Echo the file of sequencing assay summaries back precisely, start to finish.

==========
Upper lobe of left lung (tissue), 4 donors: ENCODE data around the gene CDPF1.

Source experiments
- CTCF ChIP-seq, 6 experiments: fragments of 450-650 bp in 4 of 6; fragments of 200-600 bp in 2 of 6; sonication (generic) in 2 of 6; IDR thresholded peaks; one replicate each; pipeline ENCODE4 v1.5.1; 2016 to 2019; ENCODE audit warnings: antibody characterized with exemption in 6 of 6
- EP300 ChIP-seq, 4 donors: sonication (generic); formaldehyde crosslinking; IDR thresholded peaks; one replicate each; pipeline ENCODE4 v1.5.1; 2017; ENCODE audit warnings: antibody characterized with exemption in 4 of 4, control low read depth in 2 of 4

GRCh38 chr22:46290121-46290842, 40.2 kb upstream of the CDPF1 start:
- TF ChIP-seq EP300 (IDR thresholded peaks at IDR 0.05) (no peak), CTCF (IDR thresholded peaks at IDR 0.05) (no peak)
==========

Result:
Upper lobe of left lung (tissue), 4 donors: ENCODE data around the gene CDPF1.

Source experiments
- CTCF ChIP-seq, 6 experiments: fragments of 450-650 bp in 4 of 6; fragments of 200-600 bp in 2 of 6; sonication (generic) in 2 of 6; IDR thresholded peaks; one replicate each; pipeline ENCODE4 v1.5.1; 2016 to 2019; ENCODE audit warnings: antibody characterized with exemption in 6 of 6
- EP300 ChIP-seq, 4 donors: sonication (generic); formaldehyde crosslinking; IDR thresholded peaks; one replicate each; pipeline ENCODE4 v1.5.1; 2017; ENCODE audit warnings: antibody characterized with exemption in 4 of 4, control low read depth in 2 of 4

GRCh38 chr22:46290121-46290842, 40.2 kb upstream of the CDPF1 start:
- TF ChIP-seq EP300 (IDR thresholded peaks at IDR 0.05) (no peak), CTCF (IDR thresholded peaks at IDR 0.05) (no peak)